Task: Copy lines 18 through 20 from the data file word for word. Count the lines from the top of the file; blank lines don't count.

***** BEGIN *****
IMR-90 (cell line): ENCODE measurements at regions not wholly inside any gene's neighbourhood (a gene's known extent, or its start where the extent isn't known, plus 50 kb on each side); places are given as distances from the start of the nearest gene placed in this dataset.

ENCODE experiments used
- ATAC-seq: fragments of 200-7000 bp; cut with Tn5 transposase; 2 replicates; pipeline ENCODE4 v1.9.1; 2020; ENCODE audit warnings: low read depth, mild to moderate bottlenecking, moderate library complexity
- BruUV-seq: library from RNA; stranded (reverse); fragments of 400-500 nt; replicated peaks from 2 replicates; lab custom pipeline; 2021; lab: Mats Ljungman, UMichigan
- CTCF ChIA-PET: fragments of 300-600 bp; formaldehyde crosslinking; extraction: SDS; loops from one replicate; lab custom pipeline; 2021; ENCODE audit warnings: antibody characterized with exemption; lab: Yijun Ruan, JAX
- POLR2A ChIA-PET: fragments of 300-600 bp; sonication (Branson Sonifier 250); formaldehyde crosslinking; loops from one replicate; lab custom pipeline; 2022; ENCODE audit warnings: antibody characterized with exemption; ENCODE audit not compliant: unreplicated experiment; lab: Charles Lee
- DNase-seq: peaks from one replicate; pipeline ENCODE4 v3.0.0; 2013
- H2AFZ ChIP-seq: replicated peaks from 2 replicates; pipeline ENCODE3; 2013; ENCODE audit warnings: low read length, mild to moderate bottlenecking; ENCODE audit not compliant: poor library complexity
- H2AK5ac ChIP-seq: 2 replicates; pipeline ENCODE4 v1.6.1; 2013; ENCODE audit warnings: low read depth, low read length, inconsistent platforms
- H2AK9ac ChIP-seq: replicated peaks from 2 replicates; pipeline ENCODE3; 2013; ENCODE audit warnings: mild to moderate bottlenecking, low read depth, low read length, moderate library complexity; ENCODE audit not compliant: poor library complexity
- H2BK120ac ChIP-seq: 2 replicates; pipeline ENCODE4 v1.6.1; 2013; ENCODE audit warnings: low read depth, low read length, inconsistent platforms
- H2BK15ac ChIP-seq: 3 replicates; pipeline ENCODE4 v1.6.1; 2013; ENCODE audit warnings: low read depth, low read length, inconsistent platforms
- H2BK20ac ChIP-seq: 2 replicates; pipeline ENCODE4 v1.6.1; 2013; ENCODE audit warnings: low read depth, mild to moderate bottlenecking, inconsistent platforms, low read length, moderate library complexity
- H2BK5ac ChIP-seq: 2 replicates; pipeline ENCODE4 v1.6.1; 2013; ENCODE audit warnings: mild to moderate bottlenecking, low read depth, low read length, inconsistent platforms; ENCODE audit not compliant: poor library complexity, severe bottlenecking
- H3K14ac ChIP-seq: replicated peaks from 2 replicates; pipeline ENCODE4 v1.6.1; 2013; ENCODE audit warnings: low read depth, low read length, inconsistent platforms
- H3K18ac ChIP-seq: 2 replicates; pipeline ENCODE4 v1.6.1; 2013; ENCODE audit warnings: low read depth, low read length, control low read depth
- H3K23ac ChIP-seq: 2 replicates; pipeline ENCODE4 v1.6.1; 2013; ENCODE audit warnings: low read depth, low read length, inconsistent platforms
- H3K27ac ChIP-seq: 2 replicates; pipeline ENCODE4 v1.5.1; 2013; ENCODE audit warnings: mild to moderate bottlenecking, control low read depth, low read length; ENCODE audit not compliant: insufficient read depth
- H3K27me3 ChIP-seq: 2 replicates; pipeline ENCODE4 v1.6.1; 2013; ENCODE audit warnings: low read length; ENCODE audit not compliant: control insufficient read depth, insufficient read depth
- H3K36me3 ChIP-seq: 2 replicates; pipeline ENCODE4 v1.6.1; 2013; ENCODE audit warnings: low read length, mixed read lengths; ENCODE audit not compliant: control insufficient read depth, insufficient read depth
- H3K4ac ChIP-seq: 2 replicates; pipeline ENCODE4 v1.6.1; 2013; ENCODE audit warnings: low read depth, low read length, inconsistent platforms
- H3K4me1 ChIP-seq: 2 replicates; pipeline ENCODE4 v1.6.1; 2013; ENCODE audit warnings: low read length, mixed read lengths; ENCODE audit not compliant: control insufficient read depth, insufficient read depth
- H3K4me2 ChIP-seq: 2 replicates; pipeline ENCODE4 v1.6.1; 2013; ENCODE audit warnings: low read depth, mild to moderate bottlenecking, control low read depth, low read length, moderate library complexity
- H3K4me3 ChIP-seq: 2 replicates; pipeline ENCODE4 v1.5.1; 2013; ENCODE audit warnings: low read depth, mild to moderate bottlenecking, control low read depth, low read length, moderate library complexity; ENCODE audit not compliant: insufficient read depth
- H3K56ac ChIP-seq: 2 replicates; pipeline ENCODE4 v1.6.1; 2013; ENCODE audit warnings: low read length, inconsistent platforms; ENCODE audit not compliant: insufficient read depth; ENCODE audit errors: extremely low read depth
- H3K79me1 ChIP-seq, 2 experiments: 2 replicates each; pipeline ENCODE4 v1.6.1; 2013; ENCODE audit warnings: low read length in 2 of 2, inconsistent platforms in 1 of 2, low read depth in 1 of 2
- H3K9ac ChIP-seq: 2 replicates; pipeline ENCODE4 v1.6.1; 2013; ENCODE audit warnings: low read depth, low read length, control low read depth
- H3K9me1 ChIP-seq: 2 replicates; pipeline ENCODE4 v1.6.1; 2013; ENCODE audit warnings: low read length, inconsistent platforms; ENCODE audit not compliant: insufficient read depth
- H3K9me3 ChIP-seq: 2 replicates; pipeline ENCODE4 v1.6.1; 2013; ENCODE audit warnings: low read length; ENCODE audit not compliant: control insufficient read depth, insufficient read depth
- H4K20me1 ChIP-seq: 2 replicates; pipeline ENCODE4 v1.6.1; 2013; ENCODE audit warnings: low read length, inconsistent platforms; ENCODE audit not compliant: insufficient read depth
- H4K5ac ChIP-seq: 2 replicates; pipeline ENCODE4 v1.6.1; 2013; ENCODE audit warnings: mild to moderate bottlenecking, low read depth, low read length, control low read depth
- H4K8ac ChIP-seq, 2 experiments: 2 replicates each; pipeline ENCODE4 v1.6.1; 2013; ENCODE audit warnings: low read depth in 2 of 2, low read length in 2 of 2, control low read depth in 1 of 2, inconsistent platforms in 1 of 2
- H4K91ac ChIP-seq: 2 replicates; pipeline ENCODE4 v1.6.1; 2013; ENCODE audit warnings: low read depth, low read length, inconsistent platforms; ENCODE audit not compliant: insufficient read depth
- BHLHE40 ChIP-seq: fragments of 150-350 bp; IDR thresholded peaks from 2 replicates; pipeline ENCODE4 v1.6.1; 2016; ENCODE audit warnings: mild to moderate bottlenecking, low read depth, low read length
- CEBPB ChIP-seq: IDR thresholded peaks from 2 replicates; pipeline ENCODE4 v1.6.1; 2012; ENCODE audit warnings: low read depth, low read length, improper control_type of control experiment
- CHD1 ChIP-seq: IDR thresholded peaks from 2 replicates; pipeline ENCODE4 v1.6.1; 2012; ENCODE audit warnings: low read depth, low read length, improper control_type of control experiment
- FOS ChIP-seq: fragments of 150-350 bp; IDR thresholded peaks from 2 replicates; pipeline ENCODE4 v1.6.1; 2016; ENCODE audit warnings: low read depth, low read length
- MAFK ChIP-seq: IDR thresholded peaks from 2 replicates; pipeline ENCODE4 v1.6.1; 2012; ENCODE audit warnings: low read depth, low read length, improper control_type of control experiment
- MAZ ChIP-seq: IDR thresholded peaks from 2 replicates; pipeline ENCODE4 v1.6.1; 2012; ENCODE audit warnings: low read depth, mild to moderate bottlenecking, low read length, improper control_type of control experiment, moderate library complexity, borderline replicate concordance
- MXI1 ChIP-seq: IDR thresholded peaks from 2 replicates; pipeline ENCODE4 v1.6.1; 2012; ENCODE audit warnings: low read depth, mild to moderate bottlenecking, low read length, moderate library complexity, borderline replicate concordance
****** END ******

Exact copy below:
- H3K27ac ChIP-seq: 2 replicates; pipeline ENCODE4 v1.5.1; 2013; ENCODE audit warnings: mild to moderate bottlenecking, control low read depth, low read length; ENCODE audit not compliant: insufficient read depth
- H3K27me3 ChIP-seq: 2 replicates; pipeline ENCODE4 v1.6.1; 2013; ENCODE audit warnings: low read length; ENCODE audit not compliant: control insufficient read depth, insufficient read depth
- H3K36me3 ChIP-seq: 2 replicates; pipeline ENCODE4 v1.6.1; 2013; ENCODE audit warnings: low read length, mixed read lengths; ENCODE audit not compliant: control insufficient read depth, insufficient read depth